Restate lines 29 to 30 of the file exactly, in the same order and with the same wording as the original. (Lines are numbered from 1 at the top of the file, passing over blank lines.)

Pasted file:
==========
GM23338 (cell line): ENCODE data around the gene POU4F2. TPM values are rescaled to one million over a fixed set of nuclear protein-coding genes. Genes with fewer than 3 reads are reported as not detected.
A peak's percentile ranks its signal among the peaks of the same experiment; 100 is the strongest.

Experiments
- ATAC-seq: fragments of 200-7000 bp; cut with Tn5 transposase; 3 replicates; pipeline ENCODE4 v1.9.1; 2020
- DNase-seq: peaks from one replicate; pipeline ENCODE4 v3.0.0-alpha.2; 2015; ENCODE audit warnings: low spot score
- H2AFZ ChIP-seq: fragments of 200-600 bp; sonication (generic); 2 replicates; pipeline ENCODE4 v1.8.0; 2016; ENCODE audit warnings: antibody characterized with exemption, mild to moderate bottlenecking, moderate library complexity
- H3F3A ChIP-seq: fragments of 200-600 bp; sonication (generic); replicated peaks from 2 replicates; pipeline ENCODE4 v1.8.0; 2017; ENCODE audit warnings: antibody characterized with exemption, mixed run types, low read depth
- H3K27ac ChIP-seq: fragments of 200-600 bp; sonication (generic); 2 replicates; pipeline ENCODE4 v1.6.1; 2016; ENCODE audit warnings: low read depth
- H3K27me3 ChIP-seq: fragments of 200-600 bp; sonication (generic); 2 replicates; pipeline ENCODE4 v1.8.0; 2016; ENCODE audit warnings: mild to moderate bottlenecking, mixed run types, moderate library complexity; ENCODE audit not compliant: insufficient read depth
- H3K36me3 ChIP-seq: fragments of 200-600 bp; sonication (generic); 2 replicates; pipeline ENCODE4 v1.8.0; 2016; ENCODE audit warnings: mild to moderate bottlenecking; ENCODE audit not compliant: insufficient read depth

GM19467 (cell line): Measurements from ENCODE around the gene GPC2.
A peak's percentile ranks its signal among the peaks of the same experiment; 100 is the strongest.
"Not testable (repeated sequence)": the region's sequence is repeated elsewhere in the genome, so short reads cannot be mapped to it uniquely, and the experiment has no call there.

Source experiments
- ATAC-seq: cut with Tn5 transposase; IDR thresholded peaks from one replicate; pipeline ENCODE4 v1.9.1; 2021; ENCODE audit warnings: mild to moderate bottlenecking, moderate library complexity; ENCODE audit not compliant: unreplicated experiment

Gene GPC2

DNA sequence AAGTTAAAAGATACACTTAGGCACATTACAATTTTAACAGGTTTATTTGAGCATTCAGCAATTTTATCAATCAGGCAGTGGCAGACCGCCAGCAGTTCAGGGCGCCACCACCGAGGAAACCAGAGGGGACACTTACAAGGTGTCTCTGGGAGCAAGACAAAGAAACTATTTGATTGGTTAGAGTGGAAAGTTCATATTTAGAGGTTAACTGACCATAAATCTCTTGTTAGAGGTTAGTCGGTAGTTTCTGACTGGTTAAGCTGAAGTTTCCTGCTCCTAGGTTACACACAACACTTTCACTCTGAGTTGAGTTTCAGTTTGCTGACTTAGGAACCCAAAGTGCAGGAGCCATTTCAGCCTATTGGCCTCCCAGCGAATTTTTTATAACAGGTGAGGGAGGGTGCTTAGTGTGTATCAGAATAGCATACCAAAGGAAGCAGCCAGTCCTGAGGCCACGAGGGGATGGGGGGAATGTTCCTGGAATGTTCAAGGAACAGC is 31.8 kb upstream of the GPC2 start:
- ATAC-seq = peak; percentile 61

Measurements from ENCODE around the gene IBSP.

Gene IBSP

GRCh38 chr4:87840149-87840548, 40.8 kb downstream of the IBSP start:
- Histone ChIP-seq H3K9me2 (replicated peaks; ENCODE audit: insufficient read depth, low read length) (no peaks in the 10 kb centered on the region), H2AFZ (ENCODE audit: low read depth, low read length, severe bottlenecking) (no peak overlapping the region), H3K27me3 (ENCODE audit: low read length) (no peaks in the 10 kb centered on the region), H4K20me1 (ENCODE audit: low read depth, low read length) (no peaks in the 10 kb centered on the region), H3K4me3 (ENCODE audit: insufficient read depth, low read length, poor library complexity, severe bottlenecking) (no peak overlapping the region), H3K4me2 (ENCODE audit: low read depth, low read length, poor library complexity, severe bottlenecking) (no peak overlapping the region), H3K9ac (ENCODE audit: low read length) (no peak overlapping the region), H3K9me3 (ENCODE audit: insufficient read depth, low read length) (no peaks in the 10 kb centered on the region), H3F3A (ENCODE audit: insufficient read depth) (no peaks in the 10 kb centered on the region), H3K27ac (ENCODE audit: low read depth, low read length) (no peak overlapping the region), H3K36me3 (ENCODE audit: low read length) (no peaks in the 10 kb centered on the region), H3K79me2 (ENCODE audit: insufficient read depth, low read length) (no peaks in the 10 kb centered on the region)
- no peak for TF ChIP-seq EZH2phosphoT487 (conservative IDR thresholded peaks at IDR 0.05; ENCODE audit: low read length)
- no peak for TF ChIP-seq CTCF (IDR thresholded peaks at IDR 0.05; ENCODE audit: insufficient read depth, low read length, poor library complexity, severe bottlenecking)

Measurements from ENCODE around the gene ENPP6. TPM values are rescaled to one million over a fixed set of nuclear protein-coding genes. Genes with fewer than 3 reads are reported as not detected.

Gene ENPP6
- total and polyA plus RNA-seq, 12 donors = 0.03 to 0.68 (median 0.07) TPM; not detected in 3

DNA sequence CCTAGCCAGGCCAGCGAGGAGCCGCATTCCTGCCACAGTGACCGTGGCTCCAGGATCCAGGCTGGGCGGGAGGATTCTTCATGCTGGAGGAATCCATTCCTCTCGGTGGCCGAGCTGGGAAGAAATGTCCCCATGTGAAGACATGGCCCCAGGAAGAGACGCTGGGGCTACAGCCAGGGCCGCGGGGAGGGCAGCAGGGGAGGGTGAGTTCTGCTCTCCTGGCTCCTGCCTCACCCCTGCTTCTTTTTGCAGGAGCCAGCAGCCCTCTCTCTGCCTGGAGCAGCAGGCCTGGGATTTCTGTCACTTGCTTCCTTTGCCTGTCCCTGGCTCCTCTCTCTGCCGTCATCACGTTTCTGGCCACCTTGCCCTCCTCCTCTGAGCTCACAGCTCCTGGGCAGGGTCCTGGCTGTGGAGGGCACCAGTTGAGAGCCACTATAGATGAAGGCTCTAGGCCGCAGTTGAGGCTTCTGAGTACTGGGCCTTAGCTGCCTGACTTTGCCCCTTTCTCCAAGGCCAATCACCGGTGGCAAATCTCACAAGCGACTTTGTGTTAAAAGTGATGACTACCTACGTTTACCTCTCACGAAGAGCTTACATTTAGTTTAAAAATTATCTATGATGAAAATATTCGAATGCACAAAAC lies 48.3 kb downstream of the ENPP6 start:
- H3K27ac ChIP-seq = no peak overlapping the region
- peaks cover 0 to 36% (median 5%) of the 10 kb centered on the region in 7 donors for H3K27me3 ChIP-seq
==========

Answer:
- H3K27ac ChIP-seq = no peak overlapping the region
- peaks cover 0 to 36% (median 5%) of the 10 kb centered on the region in 7 donors for H3K27me3 ChIP-seq